, Volume 146, Issue 4, pp 675–680

The influence of parasites on the retention of long-term partnerships in the Australian sleepy lizard, Tiliqua rugosa

Behavioural Ecology

DOI: 10.1007/s00442-005-0224-z

Cite this article as:
Bull, C.M. & Burzacott, D.A. Oecologia (2006) 146: 675. doi:10.1007/s00442-005-0224-z


Many studies have shown that potential partners are less likely to be chosen for mating if they are infected with parasites, although most of those studies have considered short-term choices. This paper shows that the Australian sleepy lizard, Tiliqua rugosa (Scincoidea), retains long-term pair fidelity for up to 21 years. However, in some cases pairs separate, and abandoned males have significantly higher tick loads in their last year with their previous female partner than did males that retained their partners from 1 year to the next. These data are consistent with the hypothesis that pair bonds are retained because individuals, both with low infection levels, are less likely to become infected if they remain with the same sexual partner.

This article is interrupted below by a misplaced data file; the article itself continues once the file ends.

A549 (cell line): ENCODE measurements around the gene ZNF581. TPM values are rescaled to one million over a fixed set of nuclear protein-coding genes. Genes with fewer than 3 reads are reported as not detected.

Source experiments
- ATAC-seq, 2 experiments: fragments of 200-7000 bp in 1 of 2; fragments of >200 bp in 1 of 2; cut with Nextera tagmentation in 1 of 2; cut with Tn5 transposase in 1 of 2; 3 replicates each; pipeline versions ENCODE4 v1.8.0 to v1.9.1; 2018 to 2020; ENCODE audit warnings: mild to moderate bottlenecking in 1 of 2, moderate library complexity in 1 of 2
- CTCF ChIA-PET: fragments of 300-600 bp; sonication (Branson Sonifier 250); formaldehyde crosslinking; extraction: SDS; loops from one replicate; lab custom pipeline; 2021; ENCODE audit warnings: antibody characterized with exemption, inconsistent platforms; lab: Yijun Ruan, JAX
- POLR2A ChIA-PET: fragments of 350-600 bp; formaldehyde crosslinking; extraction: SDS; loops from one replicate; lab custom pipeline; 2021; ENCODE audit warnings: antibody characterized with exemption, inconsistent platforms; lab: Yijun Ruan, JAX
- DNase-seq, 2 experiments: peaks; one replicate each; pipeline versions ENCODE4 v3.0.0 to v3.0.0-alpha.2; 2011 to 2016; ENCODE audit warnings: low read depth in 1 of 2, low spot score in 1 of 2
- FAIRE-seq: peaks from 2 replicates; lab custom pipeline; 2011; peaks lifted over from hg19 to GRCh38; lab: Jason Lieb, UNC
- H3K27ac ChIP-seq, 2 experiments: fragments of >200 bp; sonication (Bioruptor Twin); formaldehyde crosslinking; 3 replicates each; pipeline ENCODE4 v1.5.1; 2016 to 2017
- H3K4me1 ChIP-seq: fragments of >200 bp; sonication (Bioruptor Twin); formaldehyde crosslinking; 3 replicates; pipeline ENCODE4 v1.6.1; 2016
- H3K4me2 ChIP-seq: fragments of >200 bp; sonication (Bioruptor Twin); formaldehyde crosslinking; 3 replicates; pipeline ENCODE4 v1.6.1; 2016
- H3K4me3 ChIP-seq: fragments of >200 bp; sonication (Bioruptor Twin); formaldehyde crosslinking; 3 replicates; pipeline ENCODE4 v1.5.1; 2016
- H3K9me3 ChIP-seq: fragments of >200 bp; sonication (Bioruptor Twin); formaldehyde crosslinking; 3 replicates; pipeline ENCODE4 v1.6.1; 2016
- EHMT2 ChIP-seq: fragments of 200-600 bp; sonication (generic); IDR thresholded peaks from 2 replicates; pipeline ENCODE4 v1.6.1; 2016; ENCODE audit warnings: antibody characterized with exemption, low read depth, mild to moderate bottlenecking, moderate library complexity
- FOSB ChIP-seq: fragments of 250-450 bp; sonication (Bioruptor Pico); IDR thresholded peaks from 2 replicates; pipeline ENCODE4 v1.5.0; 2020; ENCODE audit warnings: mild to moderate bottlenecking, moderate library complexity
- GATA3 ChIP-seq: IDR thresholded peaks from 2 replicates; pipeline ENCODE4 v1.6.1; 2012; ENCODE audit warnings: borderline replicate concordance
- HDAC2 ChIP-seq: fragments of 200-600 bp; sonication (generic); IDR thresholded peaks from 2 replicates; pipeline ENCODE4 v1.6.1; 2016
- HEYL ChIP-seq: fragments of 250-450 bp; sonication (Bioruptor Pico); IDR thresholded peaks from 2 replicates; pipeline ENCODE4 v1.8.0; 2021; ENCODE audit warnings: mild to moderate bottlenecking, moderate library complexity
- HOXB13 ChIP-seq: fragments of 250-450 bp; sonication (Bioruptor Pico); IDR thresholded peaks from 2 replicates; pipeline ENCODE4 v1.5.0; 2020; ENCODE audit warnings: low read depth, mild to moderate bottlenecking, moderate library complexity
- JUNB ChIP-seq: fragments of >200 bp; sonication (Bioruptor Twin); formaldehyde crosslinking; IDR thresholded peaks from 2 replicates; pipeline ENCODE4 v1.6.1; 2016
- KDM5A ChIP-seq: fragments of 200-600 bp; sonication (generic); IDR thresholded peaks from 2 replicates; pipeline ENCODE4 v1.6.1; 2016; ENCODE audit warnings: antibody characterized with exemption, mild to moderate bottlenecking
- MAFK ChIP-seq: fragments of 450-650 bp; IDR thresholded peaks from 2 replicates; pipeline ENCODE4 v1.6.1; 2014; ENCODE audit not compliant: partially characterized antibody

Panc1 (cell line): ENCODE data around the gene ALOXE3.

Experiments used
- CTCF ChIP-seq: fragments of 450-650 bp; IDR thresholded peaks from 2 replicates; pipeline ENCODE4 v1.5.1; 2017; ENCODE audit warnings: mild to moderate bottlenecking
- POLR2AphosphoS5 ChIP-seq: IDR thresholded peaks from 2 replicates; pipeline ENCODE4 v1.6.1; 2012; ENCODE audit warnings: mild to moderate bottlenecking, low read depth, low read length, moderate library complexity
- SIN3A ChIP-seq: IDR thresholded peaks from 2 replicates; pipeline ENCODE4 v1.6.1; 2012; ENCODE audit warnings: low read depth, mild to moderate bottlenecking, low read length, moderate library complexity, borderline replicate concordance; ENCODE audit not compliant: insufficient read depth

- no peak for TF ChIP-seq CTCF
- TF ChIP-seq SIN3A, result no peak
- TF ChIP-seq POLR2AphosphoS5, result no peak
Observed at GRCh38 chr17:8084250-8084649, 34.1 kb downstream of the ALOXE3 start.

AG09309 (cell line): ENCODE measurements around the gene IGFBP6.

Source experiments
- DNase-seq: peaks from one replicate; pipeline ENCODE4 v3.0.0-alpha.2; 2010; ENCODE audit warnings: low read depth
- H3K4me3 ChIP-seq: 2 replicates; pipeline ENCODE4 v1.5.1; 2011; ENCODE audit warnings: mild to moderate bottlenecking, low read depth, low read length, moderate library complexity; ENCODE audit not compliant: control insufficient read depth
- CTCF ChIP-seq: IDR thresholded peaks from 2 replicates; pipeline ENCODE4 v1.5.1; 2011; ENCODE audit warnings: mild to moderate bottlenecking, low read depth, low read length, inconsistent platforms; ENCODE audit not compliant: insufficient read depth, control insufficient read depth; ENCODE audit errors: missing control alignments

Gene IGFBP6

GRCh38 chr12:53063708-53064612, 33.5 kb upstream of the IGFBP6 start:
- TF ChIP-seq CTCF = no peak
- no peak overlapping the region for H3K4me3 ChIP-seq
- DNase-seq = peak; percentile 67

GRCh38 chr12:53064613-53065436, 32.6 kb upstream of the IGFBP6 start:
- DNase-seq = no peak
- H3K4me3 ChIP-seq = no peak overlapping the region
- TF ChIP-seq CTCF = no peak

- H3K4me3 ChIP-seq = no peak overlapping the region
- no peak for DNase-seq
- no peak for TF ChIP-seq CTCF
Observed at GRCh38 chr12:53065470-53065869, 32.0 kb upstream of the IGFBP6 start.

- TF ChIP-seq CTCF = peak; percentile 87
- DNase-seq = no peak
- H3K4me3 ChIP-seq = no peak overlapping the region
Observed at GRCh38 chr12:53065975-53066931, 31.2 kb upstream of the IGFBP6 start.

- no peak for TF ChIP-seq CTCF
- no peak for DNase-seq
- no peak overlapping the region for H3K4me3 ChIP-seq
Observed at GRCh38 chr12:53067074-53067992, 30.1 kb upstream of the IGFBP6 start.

LizardsMating systemsMonogamyParasitesTicks

Copyright information

© Springer-Verlag 2005

Authors and Affiliations

  1. 1.School of Biological SciencesFlinders UniversityAdelaideAustralia